Under the terms of most LTD plans, if the claimant remains "disabled" (e.g. under the "Any Occ." definition), LTD benefits will be paid to age 65. That's the promise anyway. It's one that sounds good when the insurance company is selling the policy and collecting the premium dollars.  But it's a promise no insurance company is going to keep in the absence of a potential court judgment. More often than not, LTD benefits are terminated as soon as the claimant falls under the second-tier "Any Occ." definition. Very few claimants make the cut and those who do may still have their benefits abruptly cut off at some point in the future, often without warning.  

"Any Occ." Disability a Little Background


To the uninitiated, the term "Any Occ." can be misleading. The first thing you must understand is that "any occupation" doesn't really mean any occupation. If it did, then as long as a disabled nuclear physicist could sell pencils on the street, he would not be entitled to LTD benefits.  Long before ERISA was ever enacted, it was well settled as a matter of California state common law that "Any Occ." clauses in LTD plans are not to be interpreted literally. See, e.g. Erreca v. Western States Life Ins Co. (1942) 19 Cal.2d 388, 396 121 P.2d 689. Such clauses were to be given a "common-sense" interpretation. A total state of helplessness is not required in order for a claimant to meet the definition. Instead, a claimant is considered "totally disabled" if he cannot "perform the substantial and material acts necessary to the prosecution of a business or occupation in the usual or customary way". Id.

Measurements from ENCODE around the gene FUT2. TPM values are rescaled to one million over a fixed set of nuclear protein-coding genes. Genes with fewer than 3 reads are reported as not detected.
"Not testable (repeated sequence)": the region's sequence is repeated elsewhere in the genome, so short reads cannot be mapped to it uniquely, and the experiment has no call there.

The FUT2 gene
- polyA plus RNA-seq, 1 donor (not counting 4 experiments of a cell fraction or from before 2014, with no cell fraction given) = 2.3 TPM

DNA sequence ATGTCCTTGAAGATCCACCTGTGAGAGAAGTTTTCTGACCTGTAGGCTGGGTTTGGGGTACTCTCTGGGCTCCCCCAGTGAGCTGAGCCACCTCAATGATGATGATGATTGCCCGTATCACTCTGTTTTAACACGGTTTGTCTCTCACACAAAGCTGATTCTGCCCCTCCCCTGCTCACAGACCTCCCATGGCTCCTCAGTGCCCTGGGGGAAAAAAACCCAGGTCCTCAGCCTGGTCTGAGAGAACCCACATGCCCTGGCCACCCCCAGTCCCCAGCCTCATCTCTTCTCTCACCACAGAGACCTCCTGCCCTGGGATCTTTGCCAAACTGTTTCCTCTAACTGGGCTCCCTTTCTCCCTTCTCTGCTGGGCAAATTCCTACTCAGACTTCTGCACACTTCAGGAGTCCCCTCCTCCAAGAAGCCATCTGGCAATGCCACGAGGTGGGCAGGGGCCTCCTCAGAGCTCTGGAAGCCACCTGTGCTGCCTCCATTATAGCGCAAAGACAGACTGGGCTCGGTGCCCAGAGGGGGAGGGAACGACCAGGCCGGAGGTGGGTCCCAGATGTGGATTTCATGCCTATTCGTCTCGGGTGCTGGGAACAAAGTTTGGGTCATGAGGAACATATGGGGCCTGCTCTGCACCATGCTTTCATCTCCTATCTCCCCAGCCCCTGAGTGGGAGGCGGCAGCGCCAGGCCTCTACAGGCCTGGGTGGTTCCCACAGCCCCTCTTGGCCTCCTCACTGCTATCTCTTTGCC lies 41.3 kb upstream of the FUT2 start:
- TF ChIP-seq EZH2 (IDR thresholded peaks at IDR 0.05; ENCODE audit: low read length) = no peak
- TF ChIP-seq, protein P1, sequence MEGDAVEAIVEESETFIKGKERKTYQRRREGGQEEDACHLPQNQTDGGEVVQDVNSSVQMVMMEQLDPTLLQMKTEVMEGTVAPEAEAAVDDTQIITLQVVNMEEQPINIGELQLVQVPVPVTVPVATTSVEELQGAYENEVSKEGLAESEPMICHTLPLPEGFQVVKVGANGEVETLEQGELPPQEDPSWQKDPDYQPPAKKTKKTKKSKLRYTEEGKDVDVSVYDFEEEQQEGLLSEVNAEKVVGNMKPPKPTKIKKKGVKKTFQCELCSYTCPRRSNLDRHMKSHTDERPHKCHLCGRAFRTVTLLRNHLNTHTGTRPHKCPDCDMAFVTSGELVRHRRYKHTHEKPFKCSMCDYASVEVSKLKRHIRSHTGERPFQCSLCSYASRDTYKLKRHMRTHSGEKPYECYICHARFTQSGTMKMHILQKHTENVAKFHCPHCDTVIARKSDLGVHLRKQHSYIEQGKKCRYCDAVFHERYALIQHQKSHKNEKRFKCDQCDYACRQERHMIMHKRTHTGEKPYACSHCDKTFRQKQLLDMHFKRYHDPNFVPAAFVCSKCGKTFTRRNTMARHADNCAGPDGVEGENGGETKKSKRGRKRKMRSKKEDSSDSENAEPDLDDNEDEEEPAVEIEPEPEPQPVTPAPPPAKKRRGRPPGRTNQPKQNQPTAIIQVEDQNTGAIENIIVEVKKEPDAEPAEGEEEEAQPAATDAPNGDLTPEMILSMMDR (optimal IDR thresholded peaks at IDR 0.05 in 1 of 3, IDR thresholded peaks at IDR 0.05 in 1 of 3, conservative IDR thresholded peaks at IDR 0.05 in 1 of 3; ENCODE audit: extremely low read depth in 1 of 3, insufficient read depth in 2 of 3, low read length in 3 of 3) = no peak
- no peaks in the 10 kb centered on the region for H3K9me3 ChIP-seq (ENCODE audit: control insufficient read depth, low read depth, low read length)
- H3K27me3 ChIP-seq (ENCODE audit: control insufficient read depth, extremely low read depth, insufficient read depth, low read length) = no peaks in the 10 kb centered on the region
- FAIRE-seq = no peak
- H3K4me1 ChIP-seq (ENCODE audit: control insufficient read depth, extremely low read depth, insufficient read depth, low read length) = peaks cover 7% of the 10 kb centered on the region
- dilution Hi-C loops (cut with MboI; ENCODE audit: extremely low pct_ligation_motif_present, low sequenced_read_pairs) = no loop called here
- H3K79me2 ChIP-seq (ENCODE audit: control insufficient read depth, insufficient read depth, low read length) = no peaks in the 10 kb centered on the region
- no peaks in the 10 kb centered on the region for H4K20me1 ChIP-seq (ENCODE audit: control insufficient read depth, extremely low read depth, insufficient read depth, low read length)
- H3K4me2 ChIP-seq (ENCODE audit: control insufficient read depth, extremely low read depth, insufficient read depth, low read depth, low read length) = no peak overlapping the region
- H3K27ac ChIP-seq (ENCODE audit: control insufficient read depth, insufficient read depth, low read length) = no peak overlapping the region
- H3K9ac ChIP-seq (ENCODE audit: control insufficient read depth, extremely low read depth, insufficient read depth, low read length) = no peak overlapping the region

Federal courts, in the post-ERISA era have likewise rejected excessively stringent interpretations of "disability" definitions in ERISA plans and private insurance policies. As one court put it: "Common knowledge of the occupations in the lives of men and women teach us that there is scarcely any kind of disability that prevents them from following some vocation or other, except in cases of complete mental incapacity." Helms v. Monsanto 728 F.2d 1416, 1421 (11th Cir., 1984). The Helms court discarded a literal reading of an "Any Occ." definition of "disability" because it would, in the court’s view, render the plan totally meaningless if benefits could only be paid if the claimant had no conscious life.   Instead, federal courts have held that LTD plans must consider all of the relevant circumstances, including the claimant's age, educational background, training, and availability of suitable employment in the claimant's geographical area. See, e.g. Torix v. Ball Corp., 862 F.2d 1428 (10th Cir., 1988). (See article: Just How Disabled is Disabled When it Comes to Any Occupation Disability).